“Funding is typically quite spotty; it really depends on the luck of geography for most children. Overall, we do not have a universal system by any stretch to fund pre-K, and that should be a goal,” Guernsey said.
The report highlighted research that shows that high-quality early learning can significantly affect the chance for academic success, lowering the likelihood of students to be held back or need special education.
“I think there’s still a lot to do. Education policy people need to see these connections and why they matter,” Guernsey said, addressing how early childhood education is often discounted in the learning process.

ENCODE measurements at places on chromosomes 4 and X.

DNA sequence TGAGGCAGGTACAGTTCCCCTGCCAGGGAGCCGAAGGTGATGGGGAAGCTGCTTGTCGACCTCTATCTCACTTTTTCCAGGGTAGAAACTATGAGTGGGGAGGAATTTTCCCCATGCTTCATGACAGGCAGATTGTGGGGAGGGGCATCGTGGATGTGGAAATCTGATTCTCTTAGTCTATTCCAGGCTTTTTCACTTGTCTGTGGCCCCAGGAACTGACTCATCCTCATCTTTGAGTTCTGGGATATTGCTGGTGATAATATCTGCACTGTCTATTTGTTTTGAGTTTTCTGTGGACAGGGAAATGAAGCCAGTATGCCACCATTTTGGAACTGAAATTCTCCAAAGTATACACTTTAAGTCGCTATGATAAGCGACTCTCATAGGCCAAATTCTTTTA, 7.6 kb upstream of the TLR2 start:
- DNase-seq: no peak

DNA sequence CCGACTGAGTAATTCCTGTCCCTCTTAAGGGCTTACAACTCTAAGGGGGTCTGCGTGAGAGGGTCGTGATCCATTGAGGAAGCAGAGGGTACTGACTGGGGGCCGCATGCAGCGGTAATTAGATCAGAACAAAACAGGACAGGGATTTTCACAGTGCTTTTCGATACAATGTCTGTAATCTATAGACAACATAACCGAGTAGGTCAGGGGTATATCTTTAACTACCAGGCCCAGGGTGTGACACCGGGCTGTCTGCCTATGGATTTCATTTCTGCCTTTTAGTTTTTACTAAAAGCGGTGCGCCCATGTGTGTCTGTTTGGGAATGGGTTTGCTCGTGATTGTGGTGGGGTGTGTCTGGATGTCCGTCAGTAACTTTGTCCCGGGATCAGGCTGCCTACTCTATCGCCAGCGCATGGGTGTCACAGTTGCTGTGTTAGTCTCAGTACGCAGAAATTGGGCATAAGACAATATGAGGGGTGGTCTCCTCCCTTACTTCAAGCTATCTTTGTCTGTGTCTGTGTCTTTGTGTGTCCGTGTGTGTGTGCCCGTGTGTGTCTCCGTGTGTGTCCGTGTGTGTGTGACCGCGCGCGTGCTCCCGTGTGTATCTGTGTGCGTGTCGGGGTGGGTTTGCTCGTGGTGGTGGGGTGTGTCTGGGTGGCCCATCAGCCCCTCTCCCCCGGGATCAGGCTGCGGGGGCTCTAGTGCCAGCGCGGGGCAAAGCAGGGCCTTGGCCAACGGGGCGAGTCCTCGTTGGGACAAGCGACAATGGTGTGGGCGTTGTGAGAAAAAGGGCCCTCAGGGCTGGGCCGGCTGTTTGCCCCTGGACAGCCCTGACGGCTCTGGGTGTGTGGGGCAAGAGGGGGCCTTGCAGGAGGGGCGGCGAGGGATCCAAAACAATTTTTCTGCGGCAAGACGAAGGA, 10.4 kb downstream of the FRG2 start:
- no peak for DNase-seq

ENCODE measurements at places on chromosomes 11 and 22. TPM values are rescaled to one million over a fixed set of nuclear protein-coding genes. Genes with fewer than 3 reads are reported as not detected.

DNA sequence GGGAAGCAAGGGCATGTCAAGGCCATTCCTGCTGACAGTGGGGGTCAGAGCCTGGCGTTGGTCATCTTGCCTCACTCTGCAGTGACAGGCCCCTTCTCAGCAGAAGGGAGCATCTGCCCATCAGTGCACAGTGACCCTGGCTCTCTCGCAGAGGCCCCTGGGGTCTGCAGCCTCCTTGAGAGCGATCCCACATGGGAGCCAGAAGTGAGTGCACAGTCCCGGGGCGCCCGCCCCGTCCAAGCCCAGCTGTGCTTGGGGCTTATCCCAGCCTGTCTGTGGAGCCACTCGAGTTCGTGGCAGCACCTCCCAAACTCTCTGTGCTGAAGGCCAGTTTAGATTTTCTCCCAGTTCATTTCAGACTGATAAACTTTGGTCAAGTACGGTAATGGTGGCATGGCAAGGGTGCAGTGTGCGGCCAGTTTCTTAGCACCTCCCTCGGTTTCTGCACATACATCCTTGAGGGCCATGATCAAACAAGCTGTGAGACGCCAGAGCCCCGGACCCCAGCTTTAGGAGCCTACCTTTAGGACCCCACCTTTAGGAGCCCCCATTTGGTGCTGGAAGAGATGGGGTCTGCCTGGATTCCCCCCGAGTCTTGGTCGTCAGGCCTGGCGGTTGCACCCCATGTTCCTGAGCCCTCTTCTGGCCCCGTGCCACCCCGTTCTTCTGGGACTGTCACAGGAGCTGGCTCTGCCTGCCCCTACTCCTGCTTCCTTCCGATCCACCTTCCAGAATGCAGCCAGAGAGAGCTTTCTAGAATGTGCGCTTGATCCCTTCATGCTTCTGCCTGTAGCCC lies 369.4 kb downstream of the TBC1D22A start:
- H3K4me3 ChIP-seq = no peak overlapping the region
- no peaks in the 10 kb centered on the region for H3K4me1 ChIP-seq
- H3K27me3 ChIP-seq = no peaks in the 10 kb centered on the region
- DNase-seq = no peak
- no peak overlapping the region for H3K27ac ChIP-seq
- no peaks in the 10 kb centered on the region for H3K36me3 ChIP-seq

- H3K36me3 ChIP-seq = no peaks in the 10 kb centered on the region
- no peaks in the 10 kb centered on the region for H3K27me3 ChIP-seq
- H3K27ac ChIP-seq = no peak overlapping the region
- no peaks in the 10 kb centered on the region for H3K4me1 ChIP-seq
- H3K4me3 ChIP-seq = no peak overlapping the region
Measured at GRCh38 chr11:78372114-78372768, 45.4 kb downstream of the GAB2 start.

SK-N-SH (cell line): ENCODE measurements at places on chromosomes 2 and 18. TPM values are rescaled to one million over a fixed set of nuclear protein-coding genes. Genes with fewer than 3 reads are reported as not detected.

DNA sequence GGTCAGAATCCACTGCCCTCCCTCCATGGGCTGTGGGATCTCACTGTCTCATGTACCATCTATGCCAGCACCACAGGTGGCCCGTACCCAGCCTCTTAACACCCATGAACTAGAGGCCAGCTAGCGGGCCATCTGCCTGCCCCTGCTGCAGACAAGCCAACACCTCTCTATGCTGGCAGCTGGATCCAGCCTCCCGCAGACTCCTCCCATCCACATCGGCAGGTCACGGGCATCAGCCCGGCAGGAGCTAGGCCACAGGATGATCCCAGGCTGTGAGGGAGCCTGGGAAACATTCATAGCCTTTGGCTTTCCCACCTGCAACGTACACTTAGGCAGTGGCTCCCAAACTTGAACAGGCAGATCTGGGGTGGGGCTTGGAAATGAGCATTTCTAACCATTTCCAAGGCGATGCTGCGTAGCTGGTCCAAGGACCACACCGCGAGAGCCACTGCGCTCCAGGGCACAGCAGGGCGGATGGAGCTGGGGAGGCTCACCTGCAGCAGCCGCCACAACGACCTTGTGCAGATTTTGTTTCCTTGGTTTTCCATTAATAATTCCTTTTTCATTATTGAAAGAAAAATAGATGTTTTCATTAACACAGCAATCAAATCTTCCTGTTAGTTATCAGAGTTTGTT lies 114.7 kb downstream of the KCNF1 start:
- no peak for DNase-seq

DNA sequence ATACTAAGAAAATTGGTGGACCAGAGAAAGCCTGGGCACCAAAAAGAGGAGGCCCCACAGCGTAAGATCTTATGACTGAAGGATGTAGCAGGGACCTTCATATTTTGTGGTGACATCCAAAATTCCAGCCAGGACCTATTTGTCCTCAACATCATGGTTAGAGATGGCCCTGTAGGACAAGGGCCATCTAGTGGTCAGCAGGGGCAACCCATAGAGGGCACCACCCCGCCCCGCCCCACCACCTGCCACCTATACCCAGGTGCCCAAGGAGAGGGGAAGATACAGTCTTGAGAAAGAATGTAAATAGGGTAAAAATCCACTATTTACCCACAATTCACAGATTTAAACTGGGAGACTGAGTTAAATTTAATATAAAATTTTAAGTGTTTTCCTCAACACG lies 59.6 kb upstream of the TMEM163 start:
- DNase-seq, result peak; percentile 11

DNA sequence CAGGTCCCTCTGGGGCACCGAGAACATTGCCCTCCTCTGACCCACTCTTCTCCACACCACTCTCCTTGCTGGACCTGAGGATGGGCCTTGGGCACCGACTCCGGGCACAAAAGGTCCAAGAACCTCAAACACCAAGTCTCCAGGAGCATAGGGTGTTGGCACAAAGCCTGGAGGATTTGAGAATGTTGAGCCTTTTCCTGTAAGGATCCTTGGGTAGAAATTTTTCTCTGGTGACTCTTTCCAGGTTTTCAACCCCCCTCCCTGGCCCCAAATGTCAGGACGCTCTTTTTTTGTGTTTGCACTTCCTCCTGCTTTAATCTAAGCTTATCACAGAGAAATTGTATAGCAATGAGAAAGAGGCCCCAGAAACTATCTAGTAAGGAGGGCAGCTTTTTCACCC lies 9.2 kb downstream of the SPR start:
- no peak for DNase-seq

She also indicated that literacy rate could be greatly impacted by beefing up pre-K through third grade standards.
“So many children are not proficient readers by the end of third grade. Making sure our systems are linked and cohesive and making sure our students receive quality learning through third grade—that’s how we close those reading gaps,” she said.
The NAESP report also calls for better-trained early childhood teachers, with adequate support for those teachers.
“Teachers need to be ready for children in the same way that families need to be ready for school. It’s going to require we do a lot more clinical practice with possible teachers and much more of a career lattice for teachers in early learning,” Guernsey said.
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